From Myeloma Precursor Disease to Multiple Myeloma: New Diagnostic Concepts and Opportunities for Early Intervention
ABSTRACT Since monoclonal gammopathy of undetermined significance (MGUS) was first described more than 30 years ago, the definition of the entity has evolved. Today, 3 distinct clinical MGUS subtypes have been defined: non-immunoglobulin M (IgM; IgG or IgA) MGUS, IgM MGUS, and light chain MGUS. Each clinical MGUS subtype is characterized by unique intermediate stages and progression events. Although we now have strong evidence that multiple myeloma is consistently preceded by a precursor state at the molecular level, there is urgent need to better understand mechanisms that regulate transformation from precursor to full-blown multiple myeloma. In the future, if such knowledge was available, it would allow clinicians to define high-risk and low-risk precursor patients for a more tailored clinical management. Also, it would provide insights on the individual patient's disease biology, which, in turn, can be used for targeted and more individualized treatment strategies. On the basis of current clinical guidelines, patients diagnosed with MGUS and smoldering myeloma should not be treated outside of clinical trials. In the near future, it seems reasonable to believe that high-risk precursor patients will likely become candidates for early treatment strategies. In this review, we discuss novel insights from recent studies and propose future directions of relevance for clinical management and research studies.
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ABSTRACT: To evaluate the effectiveness of iterative decomposition of water and fat with echo asymmetry and least-squares estimation (IDEAL) magnetic resonance imaging (MRI) to discriminate between symptomatic and asymptomatic myeloma in lumbar bone marrow without visible focal lesions. The lumbar spine was examined with 3-T MRI in 11 patients with asymptomatic myeloma and 24 patients with symptomatic myeloma. The fat-signal fraction was calculated from the ratio of the signal intensity in the fat image divided by the signal intensity of the corresponding ROI in the in-phase IDEAL image. The t test was used to compare the asymptomatic and symptomatic groups. ROC curves were constructed to determine the ability of variables to discriminate between symptomatic and asymptomatic myeloma. Univariate analysis showed that β2-microglobulin and bone marrow plasma cell percent (BMPC%) were significantly higher and fat-signal fraction was significantly lower with symptomatic myeloma than with asymptomatic myeloma. Areas under the curve were 0.847 for β2;-microglobulin, 0.834 for fat-signal fraction, and 0.759 for BMPC%. The fat-signal fraction as a biomarker for multiple myeloma enables discrimination of symptomatic myeloma from asymptomatic myeloma. The fat-signal fraction offers superior sensitivity and specificity to BMPC% of biopsy specimens.PLoS ONE 02/2015; 10(2):e0116842. DOI:10.1371/journal.pone.0116842 · 3.53 Impact Factor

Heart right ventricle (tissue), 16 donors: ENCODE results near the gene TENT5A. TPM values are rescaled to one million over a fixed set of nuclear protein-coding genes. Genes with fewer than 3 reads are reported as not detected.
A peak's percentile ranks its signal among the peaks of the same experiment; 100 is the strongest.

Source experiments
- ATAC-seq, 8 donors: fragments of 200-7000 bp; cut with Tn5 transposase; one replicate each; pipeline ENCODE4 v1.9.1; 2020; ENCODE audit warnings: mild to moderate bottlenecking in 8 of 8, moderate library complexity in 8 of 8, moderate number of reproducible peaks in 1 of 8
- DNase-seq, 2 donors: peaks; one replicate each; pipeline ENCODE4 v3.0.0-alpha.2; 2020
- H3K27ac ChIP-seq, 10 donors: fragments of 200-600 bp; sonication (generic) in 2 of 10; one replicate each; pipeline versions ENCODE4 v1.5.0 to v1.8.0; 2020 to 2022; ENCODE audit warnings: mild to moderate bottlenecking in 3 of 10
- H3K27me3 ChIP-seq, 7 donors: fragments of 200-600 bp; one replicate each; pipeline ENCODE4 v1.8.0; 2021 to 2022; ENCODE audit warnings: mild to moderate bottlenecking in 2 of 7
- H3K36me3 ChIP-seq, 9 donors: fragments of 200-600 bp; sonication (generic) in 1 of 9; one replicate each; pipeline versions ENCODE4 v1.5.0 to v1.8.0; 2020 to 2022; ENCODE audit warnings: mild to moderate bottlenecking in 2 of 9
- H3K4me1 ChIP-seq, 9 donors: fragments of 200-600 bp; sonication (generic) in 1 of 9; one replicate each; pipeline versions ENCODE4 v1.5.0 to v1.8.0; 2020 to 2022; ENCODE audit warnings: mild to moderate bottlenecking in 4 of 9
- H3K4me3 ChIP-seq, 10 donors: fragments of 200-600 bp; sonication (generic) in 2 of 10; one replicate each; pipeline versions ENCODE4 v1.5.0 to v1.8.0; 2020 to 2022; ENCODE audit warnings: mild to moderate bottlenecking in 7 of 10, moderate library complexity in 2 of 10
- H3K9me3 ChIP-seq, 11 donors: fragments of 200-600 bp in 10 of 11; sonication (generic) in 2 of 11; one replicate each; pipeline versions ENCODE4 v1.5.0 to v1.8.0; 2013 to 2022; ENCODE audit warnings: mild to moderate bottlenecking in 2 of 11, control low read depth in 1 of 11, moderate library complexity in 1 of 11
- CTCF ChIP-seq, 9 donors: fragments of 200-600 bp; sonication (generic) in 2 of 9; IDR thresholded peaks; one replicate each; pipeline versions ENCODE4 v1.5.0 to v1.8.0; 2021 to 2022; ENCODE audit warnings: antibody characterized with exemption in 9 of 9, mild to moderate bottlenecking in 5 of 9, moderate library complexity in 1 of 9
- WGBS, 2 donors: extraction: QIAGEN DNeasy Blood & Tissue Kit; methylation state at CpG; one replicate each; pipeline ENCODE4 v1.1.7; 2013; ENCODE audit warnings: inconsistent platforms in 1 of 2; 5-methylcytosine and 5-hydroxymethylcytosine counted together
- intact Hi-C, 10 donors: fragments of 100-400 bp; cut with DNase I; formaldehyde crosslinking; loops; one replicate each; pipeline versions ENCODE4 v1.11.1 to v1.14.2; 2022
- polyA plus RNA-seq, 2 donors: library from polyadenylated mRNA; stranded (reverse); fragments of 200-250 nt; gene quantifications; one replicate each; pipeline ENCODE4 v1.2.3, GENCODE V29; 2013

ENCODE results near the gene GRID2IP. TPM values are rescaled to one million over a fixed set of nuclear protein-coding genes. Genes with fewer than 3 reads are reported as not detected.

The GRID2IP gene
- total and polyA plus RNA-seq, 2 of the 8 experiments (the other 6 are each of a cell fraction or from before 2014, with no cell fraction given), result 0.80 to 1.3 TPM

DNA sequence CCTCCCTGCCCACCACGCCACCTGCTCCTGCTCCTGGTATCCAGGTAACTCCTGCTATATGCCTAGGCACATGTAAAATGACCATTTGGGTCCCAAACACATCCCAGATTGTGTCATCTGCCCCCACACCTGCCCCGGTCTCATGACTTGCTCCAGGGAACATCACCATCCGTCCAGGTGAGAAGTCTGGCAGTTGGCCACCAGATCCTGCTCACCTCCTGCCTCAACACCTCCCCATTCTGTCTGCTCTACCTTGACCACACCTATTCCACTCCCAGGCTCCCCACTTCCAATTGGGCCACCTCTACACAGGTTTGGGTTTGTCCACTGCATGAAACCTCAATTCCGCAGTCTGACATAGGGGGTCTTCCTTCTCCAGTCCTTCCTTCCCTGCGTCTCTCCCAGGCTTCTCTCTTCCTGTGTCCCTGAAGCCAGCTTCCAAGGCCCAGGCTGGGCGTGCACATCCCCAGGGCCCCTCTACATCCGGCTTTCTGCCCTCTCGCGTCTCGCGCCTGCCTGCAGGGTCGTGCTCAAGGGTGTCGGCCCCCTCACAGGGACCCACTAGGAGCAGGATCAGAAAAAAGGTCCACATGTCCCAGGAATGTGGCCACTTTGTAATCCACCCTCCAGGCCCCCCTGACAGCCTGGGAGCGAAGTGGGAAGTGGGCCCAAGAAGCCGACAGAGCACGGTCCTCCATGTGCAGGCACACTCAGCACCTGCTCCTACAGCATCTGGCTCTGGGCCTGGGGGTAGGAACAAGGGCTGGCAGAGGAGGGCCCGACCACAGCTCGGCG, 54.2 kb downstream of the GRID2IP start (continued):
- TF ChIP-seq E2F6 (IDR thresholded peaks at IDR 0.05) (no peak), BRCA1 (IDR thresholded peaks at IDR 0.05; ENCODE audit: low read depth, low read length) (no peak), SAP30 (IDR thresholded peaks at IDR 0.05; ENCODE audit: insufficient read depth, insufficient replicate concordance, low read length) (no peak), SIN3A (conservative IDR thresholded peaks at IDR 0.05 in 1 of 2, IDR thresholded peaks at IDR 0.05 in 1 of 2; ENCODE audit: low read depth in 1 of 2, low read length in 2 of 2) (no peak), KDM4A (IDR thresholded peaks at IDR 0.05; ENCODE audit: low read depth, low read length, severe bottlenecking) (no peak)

- Modern Practices in Radiation Therapy, 03/2012; , ISBN: 978-953-51-0427-8
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ABSTRACT: BACKGROUND: Smoldering multiple myeloma (SMM) presents a high risk of progression to symptomatic MM (sy-MM). Herein, we analyzed some predictors of development of sy-MM. In 144 patients with SMM, we also compared the risk of progression predicted by bone marrow plasma cell (BMPC) involvement on the bone marrow biopsy (BMB) versus bone marrow aspirates (BMA). METHODS: From January 1980 to July 2010, 397 patients with SMM observed in 12 centers of the Multiple Myeloma GIMEMA (Gruppo Italiano Malattie EMatologiche dell'Adulto) Latium Working Group have been analyzed. At progression to sy-MM, the severity of clinical presentation was graded according to the need of intensive supportive care. RESULTS: After a median follow-up of 135 months, the cumulative incidence of progression rates to sy-MM were 45%, 55%, and 75% at 10, 15, and 20 years, respectively. Hemoglobin ≤12.5 g/dL, monoclonal component ≥2.5 g/dL, and BMPC ≥60% were the only parameters negatively affecting the cumulative incidence of progression. In particular, 10 of 397 (2.5%) patients with BMPC ≥60% had a 5.6-fold increased risk of fast progression (within 2 years), which occurred with severe clinical manifestations in 62% of cases. BMB was more sensitive for the detection of BMPC involvement, even though BMA was a more reliable indicator of a rapid progression to sy-MM. CONCLUSIONS: The highest risk of rapid evolution to sy-MM and the severity of clinical manifestation at the progression suggest that SMM patients with a BMPC ≥60% should be treated soon after diagnosis. Moreover, BMPC is a more reliable index for progression to sy-MM if assessed by BMA. Cancer 2012. © 2012 American Cancer Society.Cancer 11/2012; 118(22). DOI:10.1002/cncr.27657 · 4.90 Impact Factor